Tag Archives: Alcoholism

The Echoes of Careless Words


My father, who was absent throughout most of my life, was a difficult and destructive man, and I was probably better off without him in my life for the most part. Still, like most neglected children whose parents ignore them, or don’t respond to their calls or letters, or don’t show up for visits and only call when drunk, I dearly wanted his love and acceptance. I wanted proof from him that I was worthy of love and support, and I did everything I could to entice him to visit me and help me feel that I mattered to him. Yesterday I learned through his own writing that what I feared most was true: I didn’t really matter to him. He didn’t miss me. He told lies about me and sullied my character in describing me to others so that he could justify his lack of concern for me to himself.

My father could be an awful person.

Although he died over two decades ago, I had never gone through the last small box of his papers until yesterday. I thought all that I had left unread were some newspaper clippings and some of his medical records—he had serious health problems throughout his short life for which I had always had great sympathy. I had often used the obvious pain of his disabilities as an explanation for why he self-medicated so frequently with alcohol and drugs. I thought it explained his withdrawn and angry personality. Yesterday I decided I would sort through these last few papers as part of the winnowing I’m doing of all my books, papers and other long-stored bits of memorabilia—why keep duplicate medical records and clippings, I figured? Sadly, among the medical chart notes I found a copy of a letter that I don’t think my father would ever have wanted me to see—at least, I hope he wouldn’t.

In the letter I found, my father wrote of his relationship with me to one of his doctors. He painted a distorted portrait of me, softened the truth about himself, and betrayed a coldness toward me and made ugly and wrongheaded assumptions about my relationships and behaviors that would chill the heart of any child.

Throughout my childhood I tried to prove myself worthy of his love and attention through letters, presents, cards, visits and earnest efforts to make him want to see me. I tried to be clever and witty, which he valued more highly than anything, but that inspired him to tease me about my erudition in insulting ways. He said he believed in thinking independently, but when I held an opinion that he didn’t share, he made mean assumptions about me and decided I was no longer worthy of his concern. When I finally allowed myself to show him five minutes of frustration and anger when I was 21, he turned his back on me and walked away while we were talking, then refused to see, talk to or write to me for four years. I found out later that he even refused to read the film reviews and humor pieces I wrote for Bay Area newspapers during that time. He would not take my calls nor see me when I went to his home to try to talk with him. He lied about me to his friends. And now, all these years later, I had to come upon these lies in written form, and see proof of his disdain for my efforts to contact him and to find ways for us to reconcile.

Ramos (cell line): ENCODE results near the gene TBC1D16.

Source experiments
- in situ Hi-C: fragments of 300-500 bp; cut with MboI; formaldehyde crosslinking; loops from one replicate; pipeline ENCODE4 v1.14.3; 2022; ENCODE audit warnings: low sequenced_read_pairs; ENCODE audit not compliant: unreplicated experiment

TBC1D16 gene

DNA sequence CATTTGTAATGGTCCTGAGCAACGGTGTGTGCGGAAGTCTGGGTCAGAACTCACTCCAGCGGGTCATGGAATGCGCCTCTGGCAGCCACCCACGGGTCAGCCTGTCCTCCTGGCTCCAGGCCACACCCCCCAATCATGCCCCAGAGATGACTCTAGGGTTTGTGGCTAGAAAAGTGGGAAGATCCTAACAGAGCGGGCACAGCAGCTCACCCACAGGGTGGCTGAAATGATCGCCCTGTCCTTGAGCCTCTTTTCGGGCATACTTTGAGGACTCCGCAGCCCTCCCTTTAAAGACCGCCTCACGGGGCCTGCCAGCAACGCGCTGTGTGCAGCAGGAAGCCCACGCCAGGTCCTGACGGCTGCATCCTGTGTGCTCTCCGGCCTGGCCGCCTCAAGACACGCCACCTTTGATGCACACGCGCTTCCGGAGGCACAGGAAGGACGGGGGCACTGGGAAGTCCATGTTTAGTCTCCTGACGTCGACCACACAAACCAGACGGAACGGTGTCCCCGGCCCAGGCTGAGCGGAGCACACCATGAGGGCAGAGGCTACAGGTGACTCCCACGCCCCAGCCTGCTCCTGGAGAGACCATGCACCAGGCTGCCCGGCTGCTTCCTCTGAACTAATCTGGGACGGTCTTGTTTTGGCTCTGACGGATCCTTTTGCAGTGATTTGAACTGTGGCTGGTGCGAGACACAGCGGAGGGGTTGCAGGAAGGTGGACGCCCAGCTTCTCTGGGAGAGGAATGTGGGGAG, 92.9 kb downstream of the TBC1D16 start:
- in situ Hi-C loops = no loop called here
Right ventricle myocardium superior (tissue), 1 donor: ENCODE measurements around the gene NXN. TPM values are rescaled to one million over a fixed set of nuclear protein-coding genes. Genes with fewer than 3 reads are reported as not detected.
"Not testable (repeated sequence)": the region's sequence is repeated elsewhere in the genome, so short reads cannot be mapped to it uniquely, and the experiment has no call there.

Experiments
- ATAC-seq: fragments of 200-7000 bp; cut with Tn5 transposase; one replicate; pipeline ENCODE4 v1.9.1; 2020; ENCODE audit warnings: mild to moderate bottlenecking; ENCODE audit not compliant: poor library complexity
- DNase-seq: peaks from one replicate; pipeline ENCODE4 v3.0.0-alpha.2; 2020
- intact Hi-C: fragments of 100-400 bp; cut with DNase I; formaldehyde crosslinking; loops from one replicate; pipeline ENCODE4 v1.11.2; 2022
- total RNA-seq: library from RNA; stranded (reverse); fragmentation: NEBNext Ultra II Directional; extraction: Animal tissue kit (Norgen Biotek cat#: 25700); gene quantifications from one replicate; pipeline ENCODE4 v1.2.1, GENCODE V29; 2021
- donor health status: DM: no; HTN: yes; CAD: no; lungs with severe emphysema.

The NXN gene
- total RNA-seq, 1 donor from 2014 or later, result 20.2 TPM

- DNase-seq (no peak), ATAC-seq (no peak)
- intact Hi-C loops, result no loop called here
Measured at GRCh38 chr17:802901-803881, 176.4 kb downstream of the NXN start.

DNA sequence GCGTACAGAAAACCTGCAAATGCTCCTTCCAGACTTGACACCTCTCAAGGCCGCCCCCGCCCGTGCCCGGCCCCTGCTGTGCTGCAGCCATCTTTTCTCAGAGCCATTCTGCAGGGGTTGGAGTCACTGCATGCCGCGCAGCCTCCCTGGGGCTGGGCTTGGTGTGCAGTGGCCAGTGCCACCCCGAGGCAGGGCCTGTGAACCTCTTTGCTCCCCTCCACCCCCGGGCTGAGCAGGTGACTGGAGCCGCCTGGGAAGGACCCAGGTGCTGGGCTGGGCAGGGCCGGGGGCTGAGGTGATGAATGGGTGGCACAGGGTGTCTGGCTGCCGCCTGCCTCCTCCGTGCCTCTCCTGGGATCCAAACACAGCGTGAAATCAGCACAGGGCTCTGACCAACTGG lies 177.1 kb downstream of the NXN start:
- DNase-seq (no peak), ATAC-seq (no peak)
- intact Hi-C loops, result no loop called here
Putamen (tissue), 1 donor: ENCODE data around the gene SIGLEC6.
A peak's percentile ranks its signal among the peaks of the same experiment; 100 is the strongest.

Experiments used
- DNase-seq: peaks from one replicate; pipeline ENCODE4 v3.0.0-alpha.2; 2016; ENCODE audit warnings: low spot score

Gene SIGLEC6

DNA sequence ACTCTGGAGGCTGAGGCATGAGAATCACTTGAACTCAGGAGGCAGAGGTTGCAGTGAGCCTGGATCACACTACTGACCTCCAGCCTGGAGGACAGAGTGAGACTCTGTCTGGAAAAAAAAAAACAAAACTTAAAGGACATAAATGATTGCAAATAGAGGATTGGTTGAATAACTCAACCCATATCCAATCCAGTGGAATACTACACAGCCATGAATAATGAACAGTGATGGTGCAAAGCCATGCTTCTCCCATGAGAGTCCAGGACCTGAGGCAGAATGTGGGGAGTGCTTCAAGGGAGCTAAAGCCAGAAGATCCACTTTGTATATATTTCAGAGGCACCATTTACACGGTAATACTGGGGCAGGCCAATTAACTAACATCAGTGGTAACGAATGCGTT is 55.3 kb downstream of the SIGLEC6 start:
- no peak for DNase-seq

My father was abusive to the people to whom he owed the most in the world, and his volatility and arrogance caused him to behave in an ugly fashion to many lovely human beings. Though he was usually negligent rather than abusive toward me, finding his cold, self-serving and misanthropic thoughts in written form felt like a hard kick to the stomach. His letters of later years showed his depressive, self-absorbed, self-victimizing thoughts deepening and his beliefs about me becoming even more skewed and unreal. I know there was a large amount of mental illness involved in his warped views about our relationship (and indeed about ALL his relationships with family members and former partners, several of whom he physically battered).

I hope that the ugly letter that I found yesterday isn’t a true indication of his feelings for me in the long term. But since he left this horrible letter among his papers, all I have proof of now is that he was willing to harden his heart against me no matter how much love, kindness and openness I offered to him. All I can say with certainty is that he refused to show love, support or kindness to his only child, realized that about himself, and still didn’t think that my health or happiness mattered enough for him to send me a postcard or make a call for months, sometimes two years, sometimes four years at a time.